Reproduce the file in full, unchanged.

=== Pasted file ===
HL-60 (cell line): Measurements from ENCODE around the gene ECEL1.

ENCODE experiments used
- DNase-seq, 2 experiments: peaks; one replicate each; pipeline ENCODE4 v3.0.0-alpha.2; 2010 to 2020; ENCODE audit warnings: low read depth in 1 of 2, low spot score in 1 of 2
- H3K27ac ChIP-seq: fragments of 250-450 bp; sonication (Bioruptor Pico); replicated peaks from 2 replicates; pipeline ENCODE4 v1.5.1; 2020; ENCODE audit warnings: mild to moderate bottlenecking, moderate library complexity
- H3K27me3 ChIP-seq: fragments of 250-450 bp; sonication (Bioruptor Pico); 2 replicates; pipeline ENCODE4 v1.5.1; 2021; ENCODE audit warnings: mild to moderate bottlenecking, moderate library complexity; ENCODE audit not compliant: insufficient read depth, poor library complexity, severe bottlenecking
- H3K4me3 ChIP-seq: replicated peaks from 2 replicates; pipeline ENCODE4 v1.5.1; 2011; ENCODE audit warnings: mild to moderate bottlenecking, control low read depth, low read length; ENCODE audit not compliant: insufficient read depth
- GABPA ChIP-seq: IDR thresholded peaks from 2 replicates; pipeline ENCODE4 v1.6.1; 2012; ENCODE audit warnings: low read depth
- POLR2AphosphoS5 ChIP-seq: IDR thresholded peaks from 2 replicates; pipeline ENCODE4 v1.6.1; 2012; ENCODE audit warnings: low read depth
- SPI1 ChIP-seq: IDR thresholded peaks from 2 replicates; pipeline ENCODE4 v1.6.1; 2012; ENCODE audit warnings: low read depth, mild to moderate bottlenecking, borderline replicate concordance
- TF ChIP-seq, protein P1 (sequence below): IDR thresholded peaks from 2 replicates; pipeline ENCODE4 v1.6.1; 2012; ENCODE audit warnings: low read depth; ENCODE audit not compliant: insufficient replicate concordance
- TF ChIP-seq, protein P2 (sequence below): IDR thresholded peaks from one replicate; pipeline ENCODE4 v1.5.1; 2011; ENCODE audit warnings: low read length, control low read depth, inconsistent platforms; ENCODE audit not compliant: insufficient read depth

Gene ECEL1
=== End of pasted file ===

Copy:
HL-60 (cell line): Measurements from ENCODE around the gene ECEL1.

ENCODE experiments used
- DNase-seq, 2 experiments: peaks; one replicate each; pipeline ENCODE4 v3.0.0-alpha.2; 2010 to 2020; ENCODE audit warnings: low read depth in 1 of 2, low spot score in 1 of 2
- H3K27ac ChIP-seq: fragments of 250-450 bp; sonication (Bioruptor Pico); replicated peaks from 2 replicates; pipeline ENCODE4 v1.5.1; 2020; ENCODE audit warnings: mild to moderate bottlenecking, moderate library complexity
- H3K27me3 ChIP-seq: fragments of 250-450 bp; sonication (Bioruptor Pico); 2 replicates; pipeline ENCODE4 v1.5.1; 2021; ENCODE audit warnings: mild to moderate bottlenecking, moderate library complexity; ENCODE audit not compliant: insufficient read depth, poor library complexity, severe bottlenecking
- H3K4me3 ChIP-seq: replicated peaks from 2 replicates; pipeline ENCODE4 v1.5.1; 2011; ENCODE audit warnings: mild to moderate bottlenecking, control low read depth, low read length; ENCODE audit not compliant: insufficient read depth
- GABPA ChIP-seq: IDR thresholded peaks from 2 replicates; pipeline ENCODE4 v1.6.1; 2012; ENCODE audit warnings: low read depth
- POLR2AphosphoS5 ChIP-seq: IDR thresholded peaks from 2 replicates; pipeline ENCODE4 v1.6.1; 2012; ENCODE audit warnings: low read depth
- SPI1 ChIP-seq: IDR thresholded peaks from 2 replicates; pipeline ENCODE4 v1.6.1; 2012; ENCODE audit warnings: low read depth, mild to moderate bottlenecking, borderline replicate concordance
- TF ChIP-seq, protein P1 (sequence below): IDR thresholded peaks from 2 replicates; pipeline ENCODE4 v1.6.1; 2012; ENCODE audit warnings: low read depth; ENCODE audit not compliant: insufficient replicate concordance
- TF ChIP-seq, protein P2 (sequence below): IDR thresholded peaks from one replicate; pipeline ENCODE4 v1.5.1; 2011; ENCODE audit warnings: low read length, control low read depth, inconsistent platforms; ENCODE audit not compliant: insufficient read depth

Gene ECEL1